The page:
City officials won't comment on Mervo death


Baltimore officials clamped a tight lid yesterday on the case of Derrick White, the asthmatic 15-year-old who died at a public school swimming pool Friday.

From Nancy Havranek, the teacher who pulled Derrick out of 11 feet of water, to Douglas Neilson, the school system's official spokesman, to Superintendent Richard C. Hunter, to Neal Janey, the city solicitor, the message was the same: no comment.

Dr. Hunter and Mr. Neilson both said Mr. Janey ordered them not to talk about Derrick's death or the school system's investigation.

Clinton R. Coleman, spokesman for Mayor Kurt L. Schmoke, said the mayor himself had asked that no one discuss the case until the probe is over.

"He didn't think it would be helpful for bits and pieces of information that is not necessarily [true] to filter out," Mr. Coleman said. "His concern is that we get to the bottom of what happened."

"I'm not in a position to discuss with you what I've discussed with the school system," Mr. Janey told The Sun. "They are my clients."

The officials' refusal to talk about Derrick's death extends not only to reporters but to Derrick's mother as well. Bobbie White said last night that she has yet to receive an explanation for her son's death, although Mayor Schmoke stopped by her apartment in the 4900 block of Crenshaw Avenue Saturday and offered to find private funds to pay for Derrick's burial.

Derrick was taking part in a swim class at Mergenthaler Vocational-Technical High School, where he was a ninth-grader, when he apparently hit his head on the side of the pool and slipped under the water. He was in the class despite a letter his mother said she had written to the school asking that he be excused.

She said she was afraid that because of his asthma, which had recently flared up, he might be susceptible to pneumonia.

Whom that letter was delivered to and whether it has turned up since Derrick's death were among the questions that city officials refused to address yesterday.

Another question that went unanswered -- but for a different reason -- was the cause of Derrick's death. An autopsy performed by Dr. Frank Peretti of the medical examiner's office was inconclusive, which means that Derrick may not have died from drowning but from some other cause. Dr. Peretti said he had ordered additional tests, the results of which should be in by Thursday.

Asthma by itself is unlikely to lead to drowning, a medical expert said yesterday. In fact, several champion swimmers, including Olympic gold-medal winner Mark Spitz, suffer from the disorder.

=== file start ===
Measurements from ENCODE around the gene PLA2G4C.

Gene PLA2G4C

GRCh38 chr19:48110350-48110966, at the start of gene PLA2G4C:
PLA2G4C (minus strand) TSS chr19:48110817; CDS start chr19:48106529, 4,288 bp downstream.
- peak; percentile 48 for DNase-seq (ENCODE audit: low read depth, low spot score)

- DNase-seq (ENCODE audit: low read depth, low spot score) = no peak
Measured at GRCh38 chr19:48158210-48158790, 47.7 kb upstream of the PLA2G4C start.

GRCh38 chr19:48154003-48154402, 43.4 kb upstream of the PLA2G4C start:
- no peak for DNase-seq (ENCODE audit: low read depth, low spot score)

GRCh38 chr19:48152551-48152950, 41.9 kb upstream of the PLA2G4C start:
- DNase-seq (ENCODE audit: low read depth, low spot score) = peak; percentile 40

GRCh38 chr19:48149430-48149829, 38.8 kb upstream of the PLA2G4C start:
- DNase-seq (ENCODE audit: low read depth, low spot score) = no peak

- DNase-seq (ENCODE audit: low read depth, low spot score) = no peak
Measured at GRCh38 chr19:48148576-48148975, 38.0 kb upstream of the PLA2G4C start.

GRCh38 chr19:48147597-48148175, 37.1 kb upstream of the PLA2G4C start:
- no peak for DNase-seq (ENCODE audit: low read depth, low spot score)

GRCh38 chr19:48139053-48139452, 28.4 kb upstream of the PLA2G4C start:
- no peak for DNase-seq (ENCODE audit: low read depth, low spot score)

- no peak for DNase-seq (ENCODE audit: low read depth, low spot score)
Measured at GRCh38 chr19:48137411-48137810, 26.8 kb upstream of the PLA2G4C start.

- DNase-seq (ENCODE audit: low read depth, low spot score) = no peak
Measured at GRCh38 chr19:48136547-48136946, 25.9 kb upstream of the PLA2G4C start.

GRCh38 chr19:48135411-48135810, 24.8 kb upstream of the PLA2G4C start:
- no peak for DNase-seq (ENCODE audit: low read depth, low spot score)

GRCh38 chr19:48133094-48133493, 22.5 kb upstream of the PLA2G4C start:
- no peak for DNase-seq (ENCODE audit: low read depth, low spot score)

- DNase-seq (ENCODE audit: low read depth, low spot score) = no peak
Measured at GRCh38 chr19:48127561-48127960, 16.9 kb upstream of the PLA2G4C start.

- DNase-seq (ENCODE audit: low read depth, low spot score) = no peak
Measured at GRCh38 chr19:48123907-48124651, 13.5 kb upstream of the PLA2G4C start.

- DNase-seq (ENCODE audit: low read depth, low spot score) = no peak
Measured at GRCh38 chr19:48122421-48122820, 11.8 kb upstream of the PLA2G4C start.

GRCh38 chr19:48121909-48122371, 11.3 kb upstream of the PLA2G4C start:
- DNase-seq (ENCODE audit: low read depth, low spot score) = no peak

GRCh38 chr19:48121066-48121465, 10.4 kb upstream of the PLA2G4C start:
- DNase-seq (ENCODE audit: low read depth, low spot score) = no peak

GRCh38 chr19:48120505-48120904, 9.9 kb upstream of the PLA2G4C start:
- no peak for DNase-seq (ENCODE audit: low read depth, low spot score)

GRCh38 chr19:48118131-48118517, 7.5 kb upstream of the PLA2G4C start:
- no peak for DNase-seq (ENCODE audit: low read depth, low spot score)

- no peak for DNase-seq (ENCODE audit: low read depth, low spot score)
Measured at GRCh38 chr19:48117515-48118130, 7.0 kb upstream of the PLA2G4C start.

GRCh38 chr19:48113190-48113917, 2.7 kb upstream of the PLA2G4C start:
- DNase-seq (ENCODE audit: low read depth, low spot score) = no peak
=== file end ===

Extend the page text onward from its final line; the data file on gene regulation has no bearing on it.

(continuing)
But what may be the thorniest question has to do with the amount of time Derrick spent under water.

According to the police report, he was in water about 4 feet deep when he tried to jump out, evidently hitting his head on the concrete and falling to the bottom. A classmate who saw him thought at first he was clowning. Another realized he was in trouble and called for one of the two teachers at poolside.

But with between 60 and 70 students in the pool, the teachers did not hear her. Finally, the student ran the length of the pool to where the teachers were standing.

Ms. Havranek, the police said, went to help Derrick. One or two other students had already gone into the water to try to assist him, unsuccessfully. By the time Ms. Havranek reached him, he had somehow drifted into the deep end. She stripped down to her bathing suit and dove in to bring him up.

She began to administer cardiopulmonary resuscitation. The school's athletic director, Woodrow Williams, was alerted and he called for an ambulance.

Capt. Calvin Johnson of the Fire Department said yesterday that the call came in at 11:25 a.m. He said an engine company and an ambulance were dispatched a minute later, and arrived at the school at 11:29 a.m. and 11:30 a.m. respectively, according to department logs.

The police report, based on interviews with the students and teachers present, places Derrick's accident at about 11:10 a.m.

But Mr. Neilson had said Friday that the accident probably occurred about 11:20 a.m., just five minutes before the call to the 911 emergency number. He said that the teachers were signaling to students that it was time to leave the pool and get dressed when they realized Derrick was in trouble. That would have been about 15 minutes before the 11:35 a.m. bell marking the end of the period, he said.

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